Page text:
After sixteen days of sailing, I sighted Reunion. Sighting land after so many days at sea is an indescribable feeling. I made every effort to pass close, and finally I left the island five miles on my starboard at midnight. Pity I could see only the night lights and much of the island was hidden because of the night. It was a full moon night and it helped a bit, and by the next afternoon I had sighted Mauritius. Mauritius has become a milestone in all trans Indian ocean passages. Cdr Donde’s training voyage was to Mauritius. He passed Mauritius on his solo circumnavigation. We again sighted the island on our way to Cape Town. It is almost a mid ocean pilgrimage spot.

I spent the night in the lee of Port Louis and in the morning closed in on the harbour to pick up a supply of fresh fruits from the Mauritius Coast Guard. Another day passed till the escort was ready to leave harbour and on the 19th we set sail from Mauritius resuming navigation to Goa. Koman flew a few sorties to escort me in and out, and with him were KKK and Bhatt. On the way out CGS Guardian accompanied me till Sudan Bank where they peeled off after a gift of fresh water and Indian sweets among other things. Another minor detour saw me at Corgados a day later and at Nazareth Banks after that.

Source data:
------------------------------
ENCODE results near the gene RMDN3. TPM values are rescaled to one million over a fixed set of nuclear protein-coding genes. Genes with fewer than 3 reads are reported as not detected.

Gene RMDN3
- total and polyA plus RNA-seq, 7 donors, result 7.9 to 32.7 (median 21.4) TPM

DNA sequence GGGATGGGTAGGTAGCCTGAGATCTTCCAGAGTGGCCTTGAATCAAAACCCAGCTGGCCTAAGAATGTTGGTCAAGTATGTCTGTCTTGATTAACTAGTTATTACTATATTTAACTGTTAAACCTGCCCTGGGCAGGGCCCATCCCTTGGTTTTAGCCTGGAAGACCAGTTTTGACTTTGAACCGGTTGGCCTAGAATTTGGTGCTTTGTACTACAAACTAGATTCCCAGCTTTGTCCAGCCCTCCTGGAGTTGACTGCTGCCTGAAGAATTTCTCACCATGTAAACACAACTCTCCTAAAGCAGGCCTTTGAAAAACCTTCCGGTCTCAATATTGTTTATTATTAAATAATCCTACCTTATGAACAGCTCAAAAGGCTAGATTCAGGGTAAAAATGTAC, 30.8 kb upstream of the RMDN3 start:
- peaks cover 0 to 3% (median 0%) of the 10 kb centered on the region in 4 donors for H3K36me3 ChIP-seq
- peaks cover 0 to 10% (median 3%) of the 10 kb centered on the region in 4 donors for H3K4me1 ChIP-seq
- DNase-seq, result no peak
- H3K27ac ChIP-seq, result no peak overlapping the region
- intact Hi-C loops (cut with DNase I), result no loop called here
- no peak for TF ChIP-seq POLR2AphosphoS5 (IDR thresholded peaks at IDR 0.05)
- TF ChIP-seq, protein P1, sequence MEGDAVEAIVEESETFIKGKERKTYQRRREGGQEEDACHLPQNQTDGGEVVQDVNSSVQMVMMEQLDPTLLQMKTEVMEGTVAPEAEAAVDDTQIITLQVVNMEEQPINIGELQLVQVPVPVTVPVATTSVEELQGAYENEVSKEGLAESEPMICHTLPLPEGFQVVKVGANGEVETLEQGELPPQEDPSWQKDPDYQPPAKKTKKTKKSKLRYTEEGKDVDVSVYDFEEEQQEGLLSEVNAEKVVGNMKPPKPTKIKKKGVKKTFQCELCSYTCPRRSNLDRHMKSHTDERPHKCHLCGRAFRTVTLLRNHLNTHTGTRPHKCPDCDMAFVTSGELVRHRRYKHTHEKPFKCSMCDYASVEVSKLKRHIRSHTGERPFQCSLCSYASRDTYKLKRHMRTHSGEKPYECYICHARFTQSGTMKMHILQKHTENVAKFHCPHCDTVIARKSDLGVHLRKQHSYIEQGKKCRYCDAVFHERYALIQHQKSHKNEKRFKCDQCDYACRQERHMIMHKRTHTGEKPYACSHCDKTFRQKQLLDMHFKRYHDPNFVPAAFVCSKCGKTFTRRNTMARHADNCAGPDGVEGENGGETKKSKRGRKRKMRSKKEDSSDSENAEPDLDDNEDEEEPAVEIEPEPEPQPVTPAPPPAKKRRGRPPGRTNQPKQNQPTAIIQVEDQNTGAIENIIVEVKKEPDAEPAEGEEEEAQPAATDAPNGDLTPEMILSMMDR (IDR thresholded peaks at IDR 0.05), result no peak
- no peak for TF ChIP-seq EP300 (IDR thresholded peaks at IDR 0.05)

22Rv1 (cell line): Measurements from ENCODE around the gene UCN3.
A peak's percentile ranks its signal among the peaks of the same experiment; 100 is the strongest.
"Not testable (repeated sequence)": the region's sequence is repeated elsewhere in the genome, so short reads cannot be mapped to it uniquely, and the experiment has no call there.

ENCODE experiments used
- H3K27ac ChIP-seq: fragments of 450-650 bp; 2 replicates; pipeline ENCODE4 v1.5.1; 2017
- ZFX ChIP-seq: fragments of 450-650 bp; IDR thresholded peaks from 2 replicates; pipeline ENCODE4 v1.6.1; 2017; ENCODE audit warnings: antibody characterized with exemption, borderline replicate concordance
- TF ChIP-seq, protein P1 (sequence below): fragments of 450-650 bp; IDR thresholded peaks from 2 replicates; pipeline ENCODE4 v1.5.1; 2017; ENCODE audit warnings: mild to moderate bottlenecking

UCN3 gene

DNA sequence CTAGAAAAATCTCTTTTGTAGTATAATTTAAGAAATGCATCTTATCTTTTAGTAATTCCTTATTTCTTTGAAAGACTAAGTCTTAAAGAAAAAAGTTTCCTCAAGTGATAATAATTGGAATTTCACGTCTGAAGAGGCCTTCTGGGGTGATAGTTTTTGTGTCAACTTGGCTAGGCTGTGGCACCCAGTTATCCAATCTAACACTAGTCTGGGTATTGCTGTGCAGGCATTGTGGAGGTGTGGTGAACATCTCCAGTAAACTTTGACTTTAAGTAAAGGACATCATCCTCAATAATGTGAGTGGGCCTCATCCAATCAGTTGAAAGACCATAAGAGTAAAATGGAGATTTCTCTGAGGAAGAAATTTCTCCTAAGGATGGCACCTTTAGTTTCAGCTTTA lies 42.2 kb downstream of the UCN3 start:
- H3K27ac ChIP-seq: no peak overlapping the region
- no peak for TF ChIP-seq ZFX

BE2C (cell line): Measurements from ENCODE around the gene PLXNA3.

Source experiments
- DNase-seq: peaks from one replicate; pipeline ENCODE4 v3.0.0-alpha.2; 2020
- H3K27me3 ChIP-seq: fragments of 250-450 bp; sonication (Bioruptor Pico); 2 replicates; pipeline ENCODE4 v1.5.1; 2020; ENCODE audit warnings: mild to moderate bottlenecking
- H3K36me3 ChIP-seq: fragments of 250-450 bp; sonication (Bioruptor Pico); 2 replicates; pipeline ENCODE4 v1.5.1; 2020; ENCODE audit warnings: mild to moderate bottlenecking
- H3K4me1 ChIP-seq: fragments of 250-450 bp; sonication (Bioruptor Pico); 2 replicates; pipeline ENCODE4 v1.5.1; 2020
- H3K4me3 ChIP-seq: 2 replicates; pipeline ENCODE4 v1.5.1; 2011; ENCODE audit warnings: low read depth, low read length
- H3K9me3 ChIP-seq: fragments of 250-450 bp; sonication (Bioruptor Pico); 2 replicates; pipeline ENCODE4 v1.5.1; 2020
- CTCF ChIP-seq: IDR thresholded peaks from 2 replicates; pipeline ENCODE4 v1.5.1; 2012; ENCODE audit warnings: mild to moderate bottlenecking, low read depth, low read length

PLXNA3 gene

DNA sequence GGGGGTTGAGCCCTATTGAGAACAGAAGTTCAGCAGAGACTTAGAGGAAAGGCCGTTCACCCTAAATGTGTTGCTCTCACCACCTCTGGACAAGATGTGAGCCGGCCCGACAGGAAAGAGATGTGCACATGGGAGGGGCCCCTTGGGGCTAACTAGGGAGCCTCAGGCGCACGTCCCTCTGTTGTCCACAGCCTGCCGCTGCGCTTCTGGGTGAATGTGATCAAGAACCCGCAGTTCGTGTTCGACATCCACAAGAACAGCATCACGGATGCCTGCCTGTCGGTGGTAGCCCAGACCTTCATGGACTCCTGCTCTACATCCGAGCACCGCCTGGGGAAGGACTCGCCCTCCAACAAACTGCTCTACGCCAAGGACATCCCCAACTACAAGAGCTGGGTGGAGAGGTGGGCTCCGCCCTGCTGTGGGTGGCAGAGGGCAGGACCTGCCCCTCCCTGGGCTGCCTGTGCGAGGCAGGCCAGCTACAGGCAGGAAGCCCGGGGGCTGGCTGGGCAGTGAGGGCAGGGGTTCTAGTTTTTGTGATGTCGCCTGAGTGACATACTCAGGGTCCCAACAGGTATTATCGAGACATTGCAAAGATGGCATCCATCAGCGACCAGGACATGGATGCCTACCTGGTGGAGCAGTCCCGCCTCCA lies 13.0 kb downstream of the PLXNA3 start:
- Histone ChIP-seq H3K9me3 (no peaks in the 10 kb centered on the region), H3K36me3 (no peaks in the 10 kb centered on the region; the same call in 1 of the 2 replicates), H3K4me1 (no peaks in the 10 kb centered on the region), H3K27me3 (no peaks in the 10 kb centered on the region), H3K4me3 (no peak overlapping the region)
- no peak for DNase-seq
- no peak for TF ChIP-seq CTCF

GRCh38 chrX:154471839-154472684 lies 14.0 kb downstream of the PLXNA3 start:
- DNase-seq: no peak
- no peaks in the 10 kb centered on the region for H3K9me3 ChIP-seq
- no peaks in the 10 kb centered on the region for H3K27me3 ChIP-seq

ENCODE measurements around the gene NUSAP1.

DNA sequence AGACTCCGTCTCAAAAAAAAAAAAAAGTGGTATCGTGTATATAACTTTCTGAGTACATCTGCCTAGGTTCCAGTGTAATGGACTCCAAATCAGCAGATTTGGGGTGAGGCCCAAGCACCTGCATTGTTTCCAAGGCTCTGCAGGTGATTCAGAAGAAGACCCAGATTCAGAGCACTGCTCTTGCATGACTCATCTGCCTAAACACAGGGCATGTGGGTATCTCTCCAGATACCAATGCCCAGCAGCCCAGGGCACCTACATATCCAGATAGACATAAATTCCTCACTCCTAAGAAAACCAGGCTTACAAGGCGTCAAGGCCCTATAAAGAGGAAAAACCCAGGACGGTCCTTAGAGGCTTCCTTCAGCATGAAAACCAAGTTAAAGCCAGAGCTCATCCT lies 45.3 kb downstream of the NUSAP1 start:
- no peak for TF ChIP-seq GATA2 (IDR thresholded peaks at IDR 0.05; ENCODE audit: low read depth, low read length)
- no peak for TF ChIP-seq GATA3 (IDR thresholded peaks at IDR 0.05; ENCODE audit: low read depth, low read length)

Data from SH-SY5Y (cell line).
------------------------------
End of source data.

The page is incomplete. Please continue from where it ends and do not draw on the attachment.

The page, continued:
The trade winds are in full sway. It is 20 knots from the south east more often than not, and it will remain so till half a degree south of the equator. I am yet to decide which longitude to cross the line but it seems most likely to be between 67 and 69 degrees east . And then its a home run.

Passing Reunion at midnight

Passing Reunion at Midnight

A receding view of Reunion by day

A receding view of Reunion by day

Friends dropped in to say hello! – Koman and KKK

Koman pays visit on his Defender

Made it to Mauritius in time to see this splendid moonrise

Moonrise over Mauritius

The island by day

Mauritius by day


Koman pays a visit again- This time with Bhatt

Koman comes again!

MCG with a supply of fresh fruits right outside Port Louis

MCG with a supply of fresh fruits

This huge Ro-Ro almost split Port Louis in two

Gunners Quoin

Gunners Quoin

Another farewell…

Farewel to Mauritius

The Guardian of MCG as escort. Lt Cdr Athawle sent across a gift of Indian sweets and hot noodles before parting ways.